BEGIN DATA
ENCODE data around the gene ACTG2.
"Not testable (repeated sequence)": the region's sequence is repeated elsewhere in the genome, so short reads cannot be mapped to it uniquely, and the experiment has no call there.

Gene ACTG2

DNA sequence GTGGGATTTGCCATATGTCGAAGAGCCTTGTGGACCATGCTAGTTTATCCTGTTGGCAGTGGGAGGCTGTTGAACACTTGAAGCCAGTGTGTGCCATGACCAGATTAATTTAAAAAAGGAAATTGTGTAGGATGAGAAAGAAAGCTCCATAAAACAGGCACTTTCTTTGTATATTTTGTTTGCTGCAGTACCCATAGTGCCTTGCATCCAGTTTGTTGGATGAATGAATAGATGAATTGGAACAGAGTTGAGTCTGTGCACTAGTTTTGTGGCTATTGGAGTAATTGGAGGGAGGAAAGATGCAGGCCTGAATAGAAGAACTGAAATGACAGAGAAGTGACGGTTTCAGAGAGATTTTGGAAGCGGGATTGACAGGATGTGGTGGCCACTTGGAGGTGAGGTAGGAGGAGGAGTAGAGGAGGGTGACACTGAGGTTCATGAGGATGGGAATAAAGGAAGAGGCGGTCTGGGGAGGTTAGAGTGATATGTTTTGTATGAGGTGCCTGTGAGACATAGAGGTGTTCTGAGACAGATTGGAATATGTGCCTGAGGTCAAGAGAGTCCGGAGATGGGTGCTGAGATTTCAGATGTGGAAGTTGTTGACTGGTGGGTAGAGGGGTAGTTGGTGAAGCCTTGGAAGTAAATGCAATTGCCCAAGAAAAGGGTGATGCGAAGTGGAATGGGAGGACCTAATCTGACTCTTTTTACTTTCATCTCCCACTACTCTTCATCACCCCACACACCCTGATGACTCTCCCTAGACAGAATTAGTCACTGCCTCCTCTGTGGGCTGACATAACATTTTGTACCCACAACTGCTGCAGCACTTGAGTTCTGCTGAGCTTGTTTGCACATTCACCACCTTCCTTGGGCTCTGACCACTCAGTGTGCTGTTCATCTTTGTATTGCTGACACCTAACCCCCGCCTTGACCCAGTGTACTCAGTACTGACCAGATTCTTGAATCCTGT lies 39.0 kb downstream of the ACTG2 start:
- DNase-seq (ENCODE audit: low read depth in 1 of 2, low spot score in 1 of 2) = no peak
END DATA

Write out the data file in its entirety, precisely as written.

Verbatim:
ENCODE data around the gene ACTG2.
"Not testable (repeated sequence)": the region's sequence is repeated elsewhere in the genome, so short reads cannot be mapped to it uniquely, and the experiment has no call there.

Gene ACTG2

DNA sequence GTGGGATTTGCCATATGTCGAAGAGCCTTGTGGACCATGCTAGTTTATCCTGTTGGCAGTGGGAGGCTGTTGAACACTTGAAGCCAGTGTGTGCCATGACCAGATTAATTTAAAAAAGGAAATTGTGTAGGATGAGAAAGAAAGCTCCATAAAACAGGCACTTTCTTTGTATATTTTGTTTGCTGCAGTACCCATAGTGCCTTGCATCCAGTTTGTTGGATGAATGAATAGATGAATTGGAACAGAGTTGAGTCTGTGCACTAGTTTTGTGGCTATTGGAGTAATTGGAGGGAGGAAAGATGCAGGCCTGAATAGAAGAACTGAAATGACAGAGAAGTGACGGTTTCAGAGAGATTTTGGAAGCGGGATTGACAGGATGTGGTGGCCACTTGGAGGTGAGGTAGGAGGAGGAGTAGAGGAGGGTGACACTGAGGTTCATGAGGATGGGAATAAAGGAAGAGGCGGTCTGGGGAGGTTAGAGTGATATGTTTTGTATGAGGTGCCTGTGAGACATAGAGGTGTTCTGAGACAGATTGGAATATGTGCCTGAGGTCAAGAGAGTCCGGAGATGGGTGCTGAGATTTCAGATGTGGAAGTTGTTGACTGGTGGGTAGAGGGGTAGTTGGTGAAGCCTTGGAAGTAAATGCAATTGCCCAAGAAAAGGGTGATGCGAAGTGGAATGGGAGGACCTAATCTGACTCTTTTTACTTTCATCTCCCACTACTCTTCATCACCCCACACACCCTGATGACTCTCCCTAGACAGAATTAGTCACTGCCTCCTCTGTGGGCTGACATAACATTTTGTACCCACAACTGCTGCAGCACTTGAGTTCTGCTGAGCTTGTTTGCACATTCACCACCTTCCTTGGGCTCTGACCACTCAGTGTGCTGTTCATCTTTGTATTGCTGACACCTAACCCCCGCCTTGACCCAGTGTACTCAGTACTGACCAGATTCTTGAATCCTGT lies 39.0 kb downstream of the ACTG2 start:
- DNase-seq (ENCODE audit: low read depth in 1 of 2, low spot score in 1 of 2) = no peak